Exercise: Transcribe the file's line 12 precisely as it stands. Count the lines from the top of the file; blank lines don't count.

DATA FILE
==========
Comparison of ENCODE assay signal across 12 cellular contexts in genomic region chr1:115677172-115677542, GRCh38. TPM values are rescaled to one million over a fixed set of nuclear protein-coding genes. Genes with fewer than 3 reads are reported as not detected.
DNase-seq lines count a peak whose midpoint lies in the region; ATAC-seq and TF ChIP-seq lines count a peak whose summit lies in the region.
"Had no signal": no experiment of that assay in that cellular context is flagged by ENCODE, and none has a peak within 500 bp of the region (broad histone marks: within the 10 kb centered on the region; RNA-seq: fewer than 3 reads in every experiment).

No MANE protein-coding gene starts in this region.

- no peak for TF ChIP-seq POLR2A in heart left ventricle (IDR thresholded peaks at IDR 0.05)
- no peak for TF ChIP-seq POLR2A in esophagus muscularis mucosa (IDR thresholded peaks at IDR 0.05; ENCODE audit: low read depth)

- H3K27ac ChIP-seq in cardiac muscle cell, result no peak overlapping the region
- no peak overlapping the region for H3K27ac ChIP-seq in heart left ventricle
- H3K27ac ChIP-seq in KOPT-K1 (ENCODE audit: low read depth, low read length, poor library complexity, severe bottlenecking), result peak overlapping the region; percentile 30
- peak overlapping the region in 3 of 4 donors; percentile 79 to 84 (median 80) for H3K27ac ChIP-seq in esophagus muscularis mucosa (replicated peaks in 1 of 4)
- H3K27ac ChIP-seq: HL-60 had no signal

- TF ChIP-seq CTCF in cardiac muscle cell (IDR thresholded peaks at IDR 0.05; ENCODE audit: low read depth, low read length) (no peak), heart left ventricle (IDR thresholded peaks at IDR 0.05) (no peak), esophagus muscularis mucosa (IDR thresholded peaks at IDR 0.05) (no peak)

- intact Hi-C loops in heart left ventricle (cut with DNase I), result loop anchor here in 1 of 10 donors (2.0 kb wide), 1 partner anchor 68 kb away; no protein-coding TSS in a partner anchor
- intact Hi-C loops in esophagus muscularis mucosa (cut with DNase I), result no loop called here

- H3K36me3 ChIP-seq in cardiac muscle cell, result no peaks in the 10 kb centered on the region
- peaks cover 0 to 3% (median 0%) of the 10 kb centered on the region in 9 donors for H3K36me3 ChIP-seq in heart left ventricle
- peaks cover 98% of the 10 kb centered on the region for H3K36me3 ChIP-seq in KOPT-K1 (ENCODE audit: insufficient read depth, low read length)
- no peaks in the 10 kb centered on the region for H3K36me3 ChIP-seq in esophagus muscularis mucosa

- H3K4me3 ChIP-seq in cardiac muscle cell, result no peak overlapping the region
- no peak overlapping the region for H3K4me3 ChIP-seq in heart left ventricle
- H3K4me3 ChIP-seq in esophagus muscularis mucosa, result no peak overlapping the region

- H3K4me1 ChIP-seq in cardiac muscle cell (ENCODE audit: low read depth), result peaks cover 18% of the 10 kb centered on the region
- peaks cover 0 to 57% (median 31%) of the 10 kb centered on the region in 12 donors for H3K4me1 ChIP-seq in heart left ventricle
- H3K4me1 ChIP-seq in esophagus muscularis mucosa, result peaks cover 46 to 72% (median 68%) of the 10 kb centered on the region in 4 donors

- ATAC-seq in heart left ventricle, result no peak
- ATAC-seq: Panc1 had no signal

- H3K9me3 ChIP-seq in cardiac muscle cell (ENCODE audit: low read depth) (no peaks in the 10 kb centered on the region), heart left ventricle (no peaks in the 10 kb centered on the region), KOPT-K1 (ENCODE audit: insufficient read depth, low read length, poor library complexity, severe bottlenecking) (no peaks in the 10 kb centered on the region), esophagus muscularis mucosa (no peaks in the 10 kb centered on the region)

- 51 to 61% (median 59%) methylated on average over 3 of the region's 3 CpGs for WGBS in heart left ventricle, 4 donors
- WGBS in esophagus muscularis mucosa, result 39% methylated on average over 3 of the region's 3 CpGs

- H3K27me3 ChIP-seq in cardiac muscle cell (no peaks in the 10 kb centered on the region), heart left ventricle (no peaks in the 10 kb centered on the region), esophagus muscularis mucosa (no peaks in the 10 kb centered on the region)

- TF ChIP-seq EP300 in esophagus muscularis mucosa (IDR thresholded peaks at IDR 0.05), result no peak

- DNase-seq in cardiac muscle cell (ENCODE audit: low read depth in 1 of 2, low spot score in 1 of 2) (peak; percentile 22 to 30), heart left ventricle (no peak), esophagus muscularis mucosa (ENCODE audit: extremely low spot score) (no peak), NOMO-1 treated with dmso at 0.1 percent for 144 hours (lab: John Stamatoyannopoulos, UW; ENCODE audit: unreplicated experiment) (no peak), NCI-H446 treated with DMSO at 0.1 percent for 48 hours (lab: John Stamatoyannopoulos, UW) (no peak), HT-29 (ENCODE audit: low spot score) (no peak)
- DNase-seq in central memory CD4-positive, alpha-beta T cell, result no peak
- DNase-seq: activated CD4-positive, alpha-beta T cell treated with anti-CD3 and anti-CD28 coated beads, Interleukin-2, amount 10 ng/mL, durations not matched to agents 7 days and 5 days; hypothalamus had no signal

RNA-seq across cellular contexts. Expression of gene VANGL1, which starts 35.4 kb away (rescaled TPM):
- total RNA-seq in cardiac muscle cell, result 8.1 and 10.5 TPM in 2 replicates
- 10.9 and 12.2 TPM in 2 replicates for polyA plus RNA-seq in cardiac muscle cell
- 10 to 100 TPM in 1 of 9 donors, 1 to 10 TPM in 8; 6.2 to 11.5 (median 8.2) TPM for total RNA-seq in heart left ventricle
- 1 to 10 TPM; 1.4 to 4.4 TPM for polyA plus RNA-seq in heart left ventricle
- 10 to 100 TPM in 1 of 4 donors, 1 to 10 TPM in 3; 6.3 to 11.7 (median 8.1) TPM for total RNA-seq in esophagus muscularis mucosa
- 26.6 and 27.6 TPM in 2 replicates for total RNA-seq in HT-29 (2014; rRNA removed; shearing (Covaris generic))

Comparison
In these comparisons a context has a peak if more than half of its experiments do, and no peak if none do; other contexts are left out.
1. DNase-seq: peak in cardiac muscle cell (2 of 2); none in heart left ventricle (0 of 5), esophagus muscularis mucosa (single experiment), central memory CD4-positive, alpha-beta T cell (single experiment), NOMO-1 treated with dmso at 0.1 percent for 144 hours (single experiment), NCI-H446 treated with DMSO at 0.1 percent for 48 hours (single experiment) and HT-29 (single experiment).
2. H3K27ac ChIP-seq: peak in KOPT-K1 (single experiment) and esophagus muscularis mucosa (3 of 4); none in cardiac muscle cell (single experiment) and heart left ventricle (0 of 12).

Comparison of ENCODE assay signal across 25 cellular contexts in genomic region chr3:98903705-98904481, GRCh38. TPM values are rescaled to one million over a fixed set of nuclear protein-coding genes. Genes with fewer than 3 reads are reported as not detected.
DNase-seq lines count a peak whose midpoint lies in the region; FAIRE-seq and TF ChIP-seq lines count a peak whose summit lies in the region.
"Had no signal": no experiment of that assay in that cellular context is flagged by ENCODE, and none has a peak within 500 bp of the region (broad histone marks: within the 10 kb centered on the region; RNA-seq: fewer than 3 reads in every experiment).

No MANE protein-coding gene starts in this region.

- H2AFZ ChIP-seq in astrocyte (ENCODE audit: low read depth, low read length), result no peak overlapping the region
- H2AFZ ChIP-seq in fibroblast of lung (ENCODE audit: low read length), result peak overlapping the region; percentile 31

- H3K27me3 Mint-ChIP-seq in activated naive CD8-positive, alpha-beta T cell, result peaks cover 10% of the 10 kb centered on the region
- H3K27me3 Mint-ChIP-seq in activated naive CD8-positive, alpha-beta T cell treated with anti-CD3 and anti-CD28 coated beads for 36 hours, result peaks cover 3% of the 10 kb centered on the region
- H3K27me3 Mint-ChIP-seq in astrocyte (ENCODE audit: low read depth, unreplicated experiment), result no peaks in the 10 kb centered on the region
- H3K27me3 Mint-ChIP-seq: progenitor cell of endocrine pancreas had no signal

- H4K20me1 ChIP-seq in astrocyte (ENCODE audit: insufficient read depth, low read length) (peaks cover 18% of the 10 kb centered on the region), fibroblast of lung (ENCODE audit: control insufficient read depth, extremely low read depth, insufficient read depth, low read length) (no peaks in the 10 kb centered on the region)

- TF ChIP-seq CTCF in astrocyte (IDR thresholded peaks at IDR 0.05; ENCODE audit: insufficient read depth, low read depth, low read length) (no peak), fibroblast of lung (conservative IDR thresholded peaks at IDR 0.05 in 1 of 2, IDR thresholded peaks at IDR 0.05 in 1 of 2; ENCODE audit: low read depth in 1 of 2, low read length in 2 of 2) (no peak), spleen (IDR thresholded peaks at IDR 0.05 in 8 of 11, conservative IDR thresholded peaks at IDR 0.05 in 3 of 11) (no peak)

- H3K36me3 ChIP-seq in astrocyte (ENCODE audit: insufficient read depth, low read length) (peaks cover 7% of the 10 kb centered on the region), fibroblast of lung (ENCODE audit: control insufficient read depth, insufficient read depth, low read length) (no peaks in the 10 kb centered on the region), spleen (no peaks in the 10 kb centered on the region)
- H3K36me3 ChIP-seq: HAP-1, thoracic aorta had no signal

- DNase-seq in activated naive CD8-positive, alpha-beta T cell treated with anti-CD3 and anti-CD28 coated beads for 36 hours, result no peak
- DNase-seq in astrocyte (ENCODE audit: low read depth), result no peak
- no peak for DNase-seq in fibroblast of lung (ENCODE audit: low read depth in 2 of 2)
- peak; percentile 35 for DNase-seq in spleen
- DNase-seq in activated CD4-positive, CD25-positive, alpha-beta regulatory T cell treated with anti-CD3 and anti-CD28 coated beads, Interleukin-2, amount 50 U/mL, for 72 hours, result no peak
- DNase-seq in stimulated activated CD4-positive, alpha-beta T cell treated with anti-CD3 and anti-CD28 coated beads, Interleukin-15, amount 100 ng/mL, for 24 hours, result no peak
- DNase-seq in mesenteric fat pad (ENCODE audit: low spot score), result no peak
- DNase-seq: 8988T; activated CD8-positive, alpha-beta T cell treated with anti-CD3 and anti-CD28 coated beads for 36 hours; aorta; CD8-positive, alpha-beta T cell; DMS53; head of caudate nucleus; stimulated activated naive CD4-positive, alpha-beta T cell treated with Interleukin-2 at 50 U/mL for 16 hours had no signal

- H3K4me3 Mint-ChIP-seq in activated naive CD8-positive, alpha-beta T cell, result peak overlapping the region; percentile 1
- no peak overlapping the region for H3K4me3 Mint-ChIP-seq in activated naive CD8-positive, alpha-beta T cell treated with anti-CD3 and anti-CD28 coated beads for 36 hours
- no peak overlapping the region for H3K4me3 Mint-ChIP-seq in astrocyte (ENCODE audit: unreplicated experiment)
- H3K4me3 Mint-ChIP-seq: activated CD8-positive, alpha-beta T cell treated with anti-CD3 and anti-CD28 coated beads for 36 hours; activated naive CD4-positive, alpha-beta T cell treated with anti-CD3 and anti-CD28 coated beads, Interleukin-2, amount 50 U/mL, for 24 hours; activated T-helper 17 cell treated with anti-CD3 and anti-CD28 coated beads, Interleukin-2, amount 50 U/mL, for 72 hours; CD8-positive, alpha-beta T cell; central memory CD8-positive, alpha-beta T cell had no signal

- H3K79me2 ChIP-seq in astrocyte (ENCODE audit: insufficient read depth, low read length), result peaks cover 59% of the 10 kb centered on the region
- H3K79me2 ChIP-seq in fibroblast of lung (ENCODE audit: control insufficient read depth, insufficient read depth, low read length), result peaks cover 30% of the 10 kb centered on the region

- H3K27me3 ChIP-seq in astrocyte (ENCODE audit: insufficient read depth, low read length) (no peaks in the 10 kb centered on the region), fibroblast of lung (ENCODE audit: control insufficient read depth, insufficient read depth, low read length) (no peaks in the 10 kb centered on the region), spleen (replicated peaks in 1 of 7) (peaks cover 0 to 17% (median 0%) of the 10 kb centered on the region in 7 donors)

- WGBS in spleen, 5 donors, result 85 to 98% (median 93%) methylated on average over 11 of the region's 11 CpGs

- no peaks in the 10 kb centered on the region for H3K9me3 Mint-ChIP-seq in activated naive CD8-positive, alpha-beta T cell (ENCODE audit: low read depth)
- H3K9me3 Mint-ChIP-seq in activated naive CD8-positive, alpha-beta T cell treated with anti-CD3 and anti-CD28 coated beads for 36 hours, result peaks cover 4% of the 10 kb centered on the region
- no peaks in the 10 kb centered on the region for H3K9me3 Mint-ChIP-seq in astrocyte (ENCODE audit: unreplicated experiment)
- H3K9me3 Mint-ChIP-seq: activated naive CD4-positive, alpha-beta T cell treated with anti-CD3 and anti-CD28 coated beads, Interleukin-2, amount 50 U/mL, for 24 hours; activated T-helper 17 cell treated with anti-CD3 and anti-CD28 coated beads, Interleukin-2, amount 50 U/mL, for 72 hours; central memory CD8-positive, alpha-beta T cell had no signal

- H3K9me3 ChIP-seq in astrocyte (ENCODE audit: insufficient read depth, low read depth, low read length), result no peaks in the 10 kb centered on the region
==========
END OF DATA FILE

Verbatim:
- TF ChIP-seq CTCF in cardiac muscle cell (IDR thresholded peaks at IDR 0.05; ENCODE audit: low read depth, low read length) (no peak), heart left ventricle (IDR thresholded peaks at IDR 0.05) (no peak), esophagus muscularis mucosa (IDR thresholded peaks at IDR 0.05) (no peak)